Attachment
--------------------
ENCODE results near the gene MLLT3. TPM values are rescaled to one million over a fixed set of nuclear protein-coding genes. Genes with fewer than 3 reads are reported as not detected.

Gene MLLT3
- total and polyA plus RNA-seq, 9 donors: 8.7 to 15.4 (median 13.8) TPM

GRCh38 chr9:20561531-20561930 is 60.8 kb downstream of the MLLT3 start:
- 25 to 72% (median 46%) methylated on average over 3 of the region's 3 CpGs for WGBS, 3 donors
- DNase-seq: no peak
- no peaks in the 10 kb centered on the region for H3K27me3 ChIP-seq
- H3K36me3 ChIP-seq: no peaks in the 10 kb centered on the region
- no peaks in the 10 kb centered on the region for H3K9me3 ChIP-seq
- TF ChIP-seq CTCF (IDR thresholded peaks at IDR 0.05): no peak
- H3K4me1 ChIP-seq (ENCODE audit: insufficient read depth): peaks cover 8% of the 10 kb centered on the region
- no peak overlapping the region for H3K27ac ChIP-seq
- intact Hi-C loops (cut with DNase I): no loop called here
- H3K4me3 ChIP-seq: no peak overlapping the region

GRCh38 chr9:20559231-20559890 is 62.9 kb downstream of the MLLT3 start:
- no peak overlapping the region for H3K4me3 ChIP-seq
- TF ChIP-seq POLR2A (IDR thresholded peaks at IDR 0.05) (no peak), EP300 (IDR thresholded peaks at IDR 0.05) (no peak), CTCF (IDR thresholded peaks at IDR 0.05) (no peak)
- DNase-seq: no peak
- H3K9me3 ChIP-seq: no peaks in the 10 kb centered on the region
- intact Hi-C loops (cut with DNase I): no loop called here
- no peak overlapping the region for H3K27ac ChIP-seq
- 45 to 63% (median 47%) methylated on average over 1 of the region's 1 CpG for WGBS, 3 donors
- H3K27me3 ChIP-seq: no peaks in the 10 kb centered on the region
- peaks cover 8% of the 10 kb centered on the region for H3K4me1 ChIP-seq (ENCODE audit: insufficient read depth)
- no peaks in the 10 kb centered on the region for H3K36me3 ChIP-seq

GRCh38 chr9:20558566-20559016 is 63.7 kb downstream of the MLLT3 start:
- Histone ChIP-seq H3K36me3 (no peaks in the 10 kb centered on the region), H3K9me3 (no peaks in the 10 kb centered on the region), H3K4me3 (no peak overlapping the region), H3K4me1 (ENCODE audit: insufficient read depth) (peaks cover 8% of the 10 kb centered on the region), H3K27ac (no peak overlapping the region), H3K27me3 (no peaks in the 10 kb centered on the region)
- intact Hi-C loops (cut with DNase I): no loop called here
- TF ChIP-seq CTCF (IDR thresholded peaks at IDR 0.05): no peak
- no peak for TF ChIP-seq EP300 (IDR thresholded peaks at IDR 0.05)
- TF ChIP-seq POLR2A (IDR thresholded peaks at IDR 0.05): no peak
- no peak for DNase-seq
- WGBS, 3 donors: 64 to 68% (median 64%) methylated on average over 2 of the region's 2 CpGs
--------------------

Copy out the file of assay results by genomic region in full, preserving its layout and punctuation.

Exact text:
ENCODE results near the gene MLLT3. TPM values are rescaled to one million over a fixed set of nuclear protein-coding genes. Genes with fewer than 3 reads are reported as not detected.

Gene MLLT3
- total and polyA plus RNA-seq, 9 donors: 8.7 to 15.4 (median 13.8) TPM

GRCh38 chr9:20561531-20561930 is 60.8 kb downstream of the MLLT3 start:
- 25 to 72% (median 46%) methylated on average over 3 of the region's 3 CpGs for WGBS, 3 donors
- DNase-seq: no peak
- no peaks in the 10 kb centered on the region for H3K27me3 ChIP-seq
- H3K36me3 ChIP-seq: no peaks in the 10 kb centered on the region
- no peaks in the 10 kb centered on the region for H3K9me3 ChIP-seq
- TF ChIP-seq CTCF (IDR thresholded peaks at IDR 0.05): no peak
- H3K4me1 ChIP-seq (ENCODE audit: insufficient read depth): peaks cover 8% of the 10 kb centered on the region
- no peak overlapping the region for H3K27ac ChIP-seq
- intact Hi-C loops (cut with DNase I): no loop called here
- H3K4me3 ChIP-seq: no peak overlapping the region

GRCh38 chr9:20559231-20559890 is 62.9 kb downstream of the MLLT3 start:
- no peak overlapping the region for H3K4me3 ChIP-seq
- TF ChIP-seq POLR2A (IDR thresholded peaks at IDR 0.05) (no peak), EP300 (IDR thresholded peaks at IDR 0.05) (no peak), CTCF (IDR thresholded peaks at IDR 0.05) (no peak)
- DNase-seq: no peak
- H3K9me3 ChIP-seq: no peaks in the 10 kb centered on the region
- intact Hi-C loops (cut with DNase I): no loop called here
- no peak overlapping the region for H3K27ac ChIP-seq
- 45 to 63% (median 47%) methylated on average over 1 of the region's 1 CpG for WGBS, 3 donors
- H3K27me3 ChIP-seq: no peaks in the 10 kb centered on the region
- peaks cover 8% of the 10 kb centered on the region for H3K4me1 ChIP-seq (ENCODE audit: insufficient read depth)
- no peaks in the 10 kb centered on the region for H3K36me3 ChIP-seq

GRCh38 chr9:20558566-20559016 is 63.7 kb downstream of the MLLT3 start:
- Histone ChIP-seq H3K36me3 (no peaks in the 10 kb centered on the region), H3K9me3 (no peaks in the 10 kb centered on the region), H3K4me3 (no peak overlapping the region), H3K4me1 (ENCODE audit: insufficient read depth) (peaks cover 8% of the 10 kb centered on the region), H3K27ac (no peak overlapping the region), H3K27me3 (no peaks in the 10 kb centered on the region)
- intact Hi-C loops (cut with DNase I): no loop called here
- TF ChIP-seq CTCF (IDR thresholded peaks at IDR 0.05): no peak
- no peak for TF ChIP-seq EP300 (IDR thresholded peaks at IDR 0.05)
- TF ChIP-seq POLR2A (IDR thresholded peaks at IDR 0.05): no peak
- no peak for DNase-seq
- WGBS, 3 donors: 64 to 68% (median 64%) methylated on average over 2 of the region's 2 CpGs